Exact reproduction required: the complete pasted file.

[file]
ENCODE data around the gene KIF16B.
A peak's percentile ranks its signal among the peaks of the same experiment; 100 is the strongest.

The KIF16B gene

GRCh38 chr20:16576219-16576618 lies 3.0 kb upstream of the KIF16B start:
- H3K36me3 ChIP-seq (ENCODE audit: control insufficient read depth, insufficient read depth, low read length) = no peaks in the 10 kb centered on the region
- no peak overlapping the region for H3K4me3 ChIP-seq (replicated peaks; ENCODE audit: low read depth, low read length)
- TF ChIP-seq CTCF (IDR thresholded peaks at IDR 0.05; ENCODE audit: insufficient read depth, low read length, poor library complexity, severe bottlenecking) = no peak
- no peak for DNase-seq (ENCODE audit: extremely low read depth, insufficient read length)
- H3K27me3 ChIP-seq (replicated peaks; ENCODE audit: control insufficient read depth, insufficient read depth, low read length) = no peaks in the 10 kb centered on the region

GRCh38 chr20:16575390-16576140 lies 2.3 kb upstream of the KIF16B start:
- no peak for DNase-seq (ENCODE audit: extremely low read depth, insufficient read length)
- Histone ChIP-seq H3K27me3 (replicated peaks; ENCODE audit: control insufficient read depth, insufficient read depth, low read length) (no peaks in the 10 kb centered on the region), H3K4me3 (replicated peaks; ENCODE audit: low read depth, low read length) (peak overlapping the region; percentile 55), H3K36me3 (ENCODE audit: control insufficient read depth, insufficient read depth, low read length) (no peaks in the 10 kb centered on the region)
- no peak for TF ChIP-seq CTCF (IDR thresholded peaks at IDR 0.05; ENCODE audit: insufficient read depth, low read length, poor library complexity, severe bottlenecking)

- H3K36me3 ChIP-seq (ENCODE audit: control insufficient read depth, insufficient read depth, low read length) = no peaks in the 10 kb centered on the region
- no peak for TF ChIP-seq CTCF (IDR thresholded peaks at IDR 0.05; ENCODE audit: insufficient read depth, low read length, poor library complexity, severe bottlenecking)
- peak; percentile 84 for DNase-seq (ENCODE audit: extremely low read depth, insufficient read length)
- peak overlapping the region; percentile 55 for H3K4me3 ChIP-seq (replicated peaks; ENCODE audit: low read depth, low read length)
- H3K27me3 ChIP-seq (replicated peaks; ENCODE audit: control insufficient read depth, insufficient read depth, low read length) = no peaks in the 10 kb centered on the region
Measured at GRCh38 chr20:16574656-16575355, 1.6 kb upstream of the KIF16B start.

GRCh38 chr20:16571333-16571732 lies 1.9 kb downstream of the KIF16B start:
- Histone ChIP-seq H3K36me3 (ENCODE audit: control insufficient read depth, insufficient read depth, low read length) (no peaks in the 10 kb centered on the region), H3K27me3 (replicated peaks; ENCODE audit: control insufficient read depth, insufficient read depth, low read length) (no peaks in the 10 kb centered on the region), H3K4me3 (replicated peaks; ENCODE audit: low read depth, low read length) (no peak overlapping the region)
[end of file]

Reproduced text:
ENCODE data around the gene KIF16B.
A peak's percentile ranks its signal among the peaks of the same experiment; 100 is the strongest.

The KIF16B gene

GRCh38 chr20:16576219-16576618 lies 3.0 kb upstream of the KIF16B start:
- H3K36me3 ChIP-seq (ENCODE audit: control insufficient read depth, insufficient read depth, low read length) = no peaks in the 10 kb centered on the region
- no peak overlapping the region for H3K4me3 ChIP-seq (replicated peaks; ENCODE audit: low read depth, low read length)
- TF ChIP-seq CTCF (IDR thresholded peaks at IDR 0.05; ENCODE audit: insufficient read depth, low read length, poor library complexity, severe bottlenecking) = no peak
- no peak for DNase-seq (ENCODE audit: extremely low read depth, insufficient read length)
- H3K27me3 ChIP-seq (replicated peaks; ENCODE audit: control insufficient read depth, insufficient read depth, low read length) = no peaks in the 10 kb centered on the region

GRCh38 chr20:16575390-16576140 lies 2.3 kb upstream of the KIF16B start:
- no peak for DNase-seq (ENCODE audit: extremely low read depth, insufficient read length)
- Histone ChIP-seq H3K27me3 (replicated peaks; ENCODE audit: control insufficient read depth, insufficient read depth, low read length) (no peaks in the 10 kb centered on the region), H3K4me3 (replicated peaks; ENCODE audit: low read depth, low read length) (peak overlapping the region; percentile 55), H3K36me3 (ENCODE audit: control insufficient read depth, insufficient read depth, low read length) (no peaks in the 10 kb centered on the region)
- no peak for TF ChIP-seq CTCF (IDR thresholded peaks at IDR 0.05; ENCODE audit: insufficient read depth, low read length, poor library complexity, severe bottlenecking)

- H3K36me3 ChIP-seq (ENCODE audit: control insufficient read depth, insufficient read depth, low read length) = no peaks in the 10 kb centered on the region
- no peak for TF ChIP-seq CTCF (IDR thresholded peaks at IDR 0.05; ENCODE audit: insufficient read depth, low read length, poor library complexity, severe bottlenecking)
- peak; percentile 84 for DNase-seq (ENCODE audit: extremely low read depth, insufficient read length)
- peak overlapping the region; percentile 55 for H3K4me3 ChIP-seq (replicated peaks; ENCODE audit: low read depth, low read length)
- H3K27me3 ChIP-seq (replicated peaks; ENCODE audit: control insufficient read depth, insufficient read depth, low read length) = no peaks in the 10 kb centered on the region
Measured at GRCh38 chr20:16574656-16575355, 1.6 kb upstream of the KIF16B start.

GRCh38 chr20:16571333-16571732 lies 1.9 kb downstream of the KIF16B start:
- Histone ChIP-seq H3K36me3 (ENCODE audit: control insufficient read depth, insufficient read depth, low read length) (no peaks in the 10 kb centered on the region), H3K27me3 (replicated peaks; ENCODE audit: control insufficient read depth, insufficient read depth, low read length) (no peaks in the 10 kb centered on the region), H3K4me3 (replicated peaks; ENCODE audit: low read depth, low read length) (no peak overlapping the region)